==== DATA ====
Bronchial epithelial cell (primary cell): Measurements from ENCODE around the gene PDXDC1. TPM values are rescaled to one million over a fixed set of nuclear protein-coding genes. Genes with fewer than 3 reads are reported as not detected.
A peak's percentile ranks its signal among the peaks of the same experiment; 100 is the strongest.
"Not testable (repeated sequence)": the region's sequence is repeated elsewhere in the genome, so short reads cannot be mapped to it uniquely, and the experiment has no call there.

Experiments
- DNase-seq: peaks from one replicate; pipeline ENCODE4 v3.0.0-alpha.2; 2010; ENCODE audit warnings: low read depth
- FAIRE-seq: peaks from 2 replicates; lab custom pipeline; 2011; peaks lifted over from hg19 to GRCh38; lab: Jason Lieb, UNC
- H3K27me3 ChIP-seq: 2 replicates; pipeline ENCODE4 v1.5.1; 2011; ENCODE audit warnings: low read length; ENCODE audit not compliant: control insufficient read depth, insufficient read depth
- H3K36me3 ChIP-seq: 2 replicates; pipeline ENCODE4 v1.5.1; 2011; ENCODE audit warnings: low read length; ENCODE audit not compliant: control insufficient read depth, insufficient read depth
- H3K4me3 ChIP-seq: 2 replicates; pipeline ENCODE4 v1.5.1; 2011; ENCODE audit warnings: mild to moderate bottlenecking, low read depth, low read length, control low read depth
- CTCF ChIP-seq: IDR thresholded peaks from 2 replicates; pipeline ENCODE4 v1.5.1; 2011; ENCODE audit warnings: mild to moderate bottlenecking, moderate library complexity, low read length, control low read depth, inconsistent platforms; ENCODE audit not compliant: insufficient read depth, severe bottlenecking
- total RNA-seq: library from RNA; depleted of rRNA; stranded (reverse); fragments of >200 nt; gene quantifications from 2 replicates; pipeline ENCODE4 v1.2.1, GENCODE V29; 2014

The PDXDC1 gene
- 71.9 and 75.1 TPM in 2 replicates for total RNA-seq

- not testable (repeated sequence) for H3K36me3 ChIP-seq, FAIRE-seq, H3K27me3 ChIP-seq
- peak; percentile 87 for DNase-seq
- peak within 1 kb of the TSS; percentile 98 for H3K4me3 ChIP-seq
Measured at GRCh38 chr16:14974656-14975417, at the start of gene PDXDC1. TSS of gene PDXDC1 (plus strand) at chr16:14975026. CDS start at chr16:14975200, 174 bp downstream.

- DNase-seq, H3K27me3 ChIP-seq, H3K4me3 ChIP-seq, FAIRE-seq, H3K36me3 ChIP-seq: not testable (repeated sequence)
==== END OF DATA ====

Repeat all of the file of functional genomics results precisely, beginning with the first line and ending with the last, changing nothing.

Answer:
Bronchial epithelial cell (primary cell): Measurements from ENCODE around the gene PDXDC1. TPM values are rescaled to one million over a fixed set of nuclear protein-coding genes. Genes with fewer than 3 reads are reported as not detected.
A peak's percentile ranks its signal among the peaks of the same experiment; 100 is the strongest.
"Not testable (repeated sequence)": the region's sequence is repeated elsewhere in the genome, so short reads cannot be mapped to it uniquely, and the experiment has no call there.

Experiments
- DNase-seq: peaks from one replicate; pipeline ENCODE4 v3.0.0-alpha.2; 2010; ENCODE audit warnings: low read depth
- FAIRE-seq: peaks from 2 replicates; lab custom pipeline; 2011; peaks lifted over from hg19 to GRCh38; lab: Jason Lieb, UNC
- H3K27me3 ChIP-seq: 2 replicates; pipeline ENCODE4 v1.5.1; 2011; ENCODE audit warnings: low read length; ENCODE audit not compliant: control insufficient read depth, insufficient read depth
- H3K36me3 ChIP-seq: 2 replicates; pipeline ENCODE4 v1.5.1; 2011; ENCODE audit warnings: low read length; ENCODE audit not compliant: control insufficient read depth, insufficient read depth
- H3K4me3 ChIP-seq: 2 replicates; pipeline ENCODE4 v1.5.1; 2011; ENCODE audit warnings: mild to moderate bottlenecking, low read depth, low read length, control low read depth
- CTCF ChIP-seq: IDR thresholded peaks from 2 replicates; pipeline ENCODE4 v1.5.1; 2011; ENCODE audit warnings: mild to moderate bottlenecking, moderate library complexity, low read length, control low read depth, inconsistent platforms; ENCODE audit not compliant: insufficient read depth, severe bottlenecking
- total RNA-seq: library from RNA; depleted of rRNA; stranded (reverse); fragments of >200 nt; gene quantifications from 2 replicates; pipeline ENCODE4 v1.2.1, GENCODE V29; 2014

The PDXDC1 gene
- 71.9 and 75.1 TPM in 2 replicates for total RNA-seq

- not testable (repeated sequence) for H3K36me3 ChIP-seq, FAIRE-seq, H3K27me3 ChIP-seq
- peak; percentile 87 for DNase-seq
- peak within 1 kb of the TSS; percentile 98 for H3K4me3 ChIP-seq
Measured at GRCh38 chr16:14974656-14975417, at the start of gene PDXDC1. TSS of gene PDXDC1 (plus strand) at chr16:14975026. CDS start at chr16:14975200, 174 bp downstream.

- DNase-seq, H3K27me3 ChIP-seq, H3K4me3 ChIP-seq, FAIRE-seq, H3K36me3 ChIP-seq: not testable (repeated sequence)